When John Ivanic, communications director for Columbus City Council, reached out to Northwest Civic Association President John Ehlers about holding another community meeting in the neighborhood, a likely location popped to mind.
"I had contacted Doug Hammond, who is the airport director, about whether he knew of any facilities that could host a group of maybe 100 or 150, and he immediately mentioned that Hangar 1, the original hangar at Ohio State Airport, would be available, so it sounded like an interesting opportunity," Ehlers said last week.
The result is that the ongoing series of gatherings offering residents face time with elected representatives and members of their staff will take place from 5:30 to 7 p.m. Wednesday, Sept. 10, at the Don Scott Field facility, 2160 W. Case Road.
The last time a council community meeting took place on the Northwest Side, just under a year ago, it was held in the lobby at Centennial High School.
After having attended some gatherings held at Hangar 1, Ehlers said he thought the site might make an equally excellent setting for what will be the sixth council community gathering of the year.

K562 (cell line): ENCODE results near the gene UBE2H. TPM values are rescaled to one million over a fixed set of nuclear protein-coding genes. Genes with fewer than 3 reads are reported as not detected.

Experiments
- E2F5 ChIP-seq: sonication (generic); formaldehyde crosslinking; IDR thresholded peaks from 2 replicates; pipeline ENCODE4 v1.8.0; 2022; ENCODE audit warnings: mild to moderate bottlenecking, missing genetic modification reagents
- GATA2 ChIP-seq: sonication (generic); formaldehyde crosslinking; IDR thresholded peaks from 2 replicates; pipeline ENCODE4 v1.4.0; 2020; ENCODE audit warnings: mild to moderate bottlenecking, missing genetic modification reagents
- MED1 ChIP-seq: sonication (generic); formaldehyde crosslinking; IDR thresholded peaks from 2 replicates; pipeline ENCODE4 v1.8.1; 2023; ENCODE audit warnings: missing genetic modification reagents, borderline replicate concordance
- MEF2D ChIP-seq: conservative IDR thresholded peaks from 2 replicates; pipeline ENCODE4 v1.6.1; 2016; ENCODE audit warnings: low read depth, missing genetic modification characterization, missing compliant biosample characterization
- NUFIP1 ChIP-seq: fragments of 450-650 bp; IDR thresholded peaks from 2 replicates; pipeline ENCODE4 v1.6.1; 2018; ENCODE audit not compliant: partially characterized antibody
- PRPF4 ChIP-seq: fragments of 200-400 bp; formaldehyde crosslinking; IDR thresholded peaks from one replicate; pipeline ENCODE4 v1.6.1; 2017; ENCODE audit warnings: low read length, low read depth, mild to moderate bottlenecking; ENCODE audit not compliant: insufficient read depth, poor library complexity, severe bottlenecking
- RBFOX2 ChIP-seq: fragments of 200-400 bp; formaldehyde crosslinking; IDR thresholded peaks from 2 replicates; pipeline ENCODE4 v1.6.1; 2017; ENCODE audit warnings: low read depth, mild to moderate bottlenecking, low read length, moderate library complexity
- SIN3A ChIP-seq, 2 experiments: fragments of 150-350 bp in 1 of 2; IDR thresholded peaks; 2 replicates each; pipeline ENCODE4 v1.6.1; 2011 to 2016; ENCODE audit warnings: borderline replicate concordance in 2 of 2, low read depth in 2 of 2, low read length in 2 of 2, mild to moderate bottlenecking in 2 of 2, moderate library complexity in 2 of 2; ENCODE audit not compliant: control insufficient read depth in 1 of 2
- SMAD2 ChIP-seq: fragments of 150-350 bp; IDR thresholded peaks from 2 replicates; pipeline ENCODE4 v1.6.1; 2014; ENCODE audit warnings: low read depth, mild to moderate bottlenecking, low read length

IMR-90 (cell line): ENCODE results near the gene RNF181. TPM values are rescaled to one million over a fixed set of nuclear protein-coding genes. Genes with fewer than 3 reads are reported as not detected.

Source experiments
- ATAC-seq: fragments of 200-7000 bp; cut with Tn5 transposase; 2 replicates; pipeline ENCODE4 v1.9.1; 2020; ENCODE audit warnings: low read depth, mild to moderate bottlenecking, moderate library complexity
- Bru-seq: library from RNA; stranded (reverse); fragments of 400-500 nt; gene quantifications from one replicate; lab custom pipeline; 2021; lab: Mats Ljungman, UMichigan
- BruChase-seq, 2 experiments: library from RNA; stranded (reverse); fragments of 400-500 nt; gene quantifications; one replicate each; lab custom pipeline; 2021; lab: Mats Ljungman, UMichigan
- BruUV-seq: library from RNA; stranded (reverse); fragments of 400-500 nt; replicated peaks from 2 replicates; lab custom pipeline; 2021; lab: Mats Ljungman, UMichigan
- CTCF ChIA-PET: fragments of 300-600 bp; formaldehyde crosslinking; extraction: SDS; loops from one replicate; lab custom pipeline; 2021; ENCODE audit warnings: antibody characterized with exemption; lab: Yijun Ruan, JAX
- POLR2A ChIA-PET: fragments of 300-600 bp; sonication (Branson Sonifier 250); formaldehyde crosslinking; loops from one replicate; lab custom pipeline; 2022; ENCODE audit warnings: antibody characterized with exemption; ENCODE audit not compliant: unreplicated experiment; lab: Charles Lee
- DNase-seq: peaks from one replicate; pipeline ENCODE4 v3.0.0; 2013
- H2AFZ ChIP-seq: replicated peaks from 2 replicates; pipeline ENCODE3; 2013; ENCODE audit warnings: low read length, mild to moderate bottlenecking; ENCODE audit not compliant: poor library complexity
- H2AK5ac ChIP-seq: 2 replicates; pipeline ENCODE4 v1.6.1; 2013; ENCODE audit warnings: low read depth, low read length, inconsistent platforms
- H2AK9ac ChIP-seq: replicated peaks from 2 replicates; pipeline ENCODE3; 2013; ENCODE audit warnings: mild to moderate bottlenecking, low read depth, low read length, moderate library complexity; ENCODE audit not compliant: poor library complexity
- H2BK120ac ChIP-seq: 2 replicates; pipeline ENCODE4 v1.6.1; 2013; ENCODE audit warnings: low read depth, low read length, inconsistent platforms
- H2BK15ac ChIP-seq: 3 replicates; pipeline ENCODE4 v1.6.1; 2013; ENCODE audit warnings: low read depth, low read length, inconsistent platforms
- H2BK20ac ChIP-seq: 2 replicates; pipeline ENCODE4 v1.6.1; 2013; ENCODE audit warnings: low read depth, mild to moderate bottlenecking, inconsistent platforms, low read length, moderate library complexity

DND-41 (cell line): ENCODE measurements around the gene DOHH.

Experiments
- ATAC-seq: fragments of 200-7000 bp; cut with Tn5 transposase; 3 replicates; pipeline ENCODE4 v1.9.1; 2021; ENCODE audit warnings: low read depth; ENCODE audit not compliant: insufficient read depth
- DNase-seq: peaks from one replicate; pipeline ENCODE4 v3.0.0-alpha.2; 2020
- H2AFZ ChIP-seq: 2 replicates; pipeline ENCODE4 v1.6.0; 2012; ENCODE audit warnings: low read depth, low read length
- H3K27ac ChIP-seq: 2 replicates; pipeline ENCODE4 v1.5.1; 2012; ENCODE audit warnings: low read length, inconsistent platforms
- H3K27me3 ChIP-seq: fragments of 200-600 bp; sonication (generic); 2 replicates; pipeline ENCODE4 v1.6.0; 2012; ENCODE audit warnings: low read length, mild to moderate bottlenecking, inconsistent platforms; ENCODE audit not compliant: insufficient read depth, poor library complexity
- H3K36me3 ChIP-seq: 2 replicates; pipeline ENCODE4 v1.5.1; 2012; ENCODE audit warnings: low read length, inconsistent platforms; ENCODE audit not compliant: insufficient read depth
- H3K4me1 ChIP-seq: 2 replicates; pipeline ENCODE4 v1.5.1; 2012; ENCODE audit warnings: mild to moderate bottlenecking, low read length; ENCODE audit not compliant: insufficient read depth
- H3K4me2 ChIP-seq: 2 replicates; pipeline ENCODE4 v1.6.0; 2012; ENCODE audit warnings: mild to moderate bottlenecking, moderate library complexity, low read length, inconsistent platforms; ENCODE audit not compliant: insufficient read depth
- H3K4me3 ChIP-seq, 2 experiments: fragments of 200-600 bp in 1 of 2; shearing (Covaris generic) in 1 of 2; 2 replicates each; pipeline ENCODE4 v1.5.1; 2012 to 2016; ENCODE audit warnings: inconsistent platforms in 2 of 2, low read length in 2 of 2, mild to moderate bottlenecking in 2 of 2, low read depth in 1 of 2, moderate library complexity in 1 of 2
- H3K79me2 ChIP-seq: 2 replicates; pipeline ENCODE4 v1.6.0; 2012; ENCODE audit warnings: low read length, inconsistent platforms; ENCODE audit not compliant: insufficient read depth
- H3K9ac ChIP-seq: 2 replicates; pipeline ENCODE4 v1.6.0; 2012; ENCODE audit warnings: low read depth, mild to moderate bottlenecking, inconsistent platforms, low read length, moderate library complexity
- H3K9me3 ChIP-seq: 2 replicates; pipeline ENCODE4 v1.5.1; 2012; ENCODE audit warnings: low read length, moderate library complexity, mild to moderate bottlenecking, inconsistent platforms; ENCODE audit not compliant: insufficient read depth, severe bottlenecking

A seventh is set for Tuesday, Oct. 14, at the Northland Performing Arts Center, 4411 Tamarack Blvd.
The sessions all run from 5:30 to 7 p.m. and feature not only council members and their personnel, but also several heads of various city departments.
Ehlers said he met with Ivanic at the airport hangar and they worked out the logistics of getting sufficient tables and chairs to accommodate all seven who serve on council, the members of their staff, department representatives and members of the public.
"It seemed like it was going to be a good fit," Ehlers said.
"The community meetings are a chance for residents to discuss any subject matter they choose in an informal, one-on-one setting with council members, their staff and city department leaders," Ivanic wrote in an email announcing the September and October gatherings.
The session in Hangar 1, Ehlers said, provides not only members of council, but also NWCA trustees an opportunity to find out what's on the minds of residents in that part of the city.
"In public forums, when you're speaking to a group, you speak in very different language than you do one on one," Ehlers said.
"It's often very helpful to participate in these one-on one-conversations.
"Northwest Columbus faces a lot of the same issues that other parts of Columbus faces in terms of maintaining property values and creating a safe and appealing neighborhood for our families, and so most of our concerns are similar to other places in terms of development, code enforcement and safety."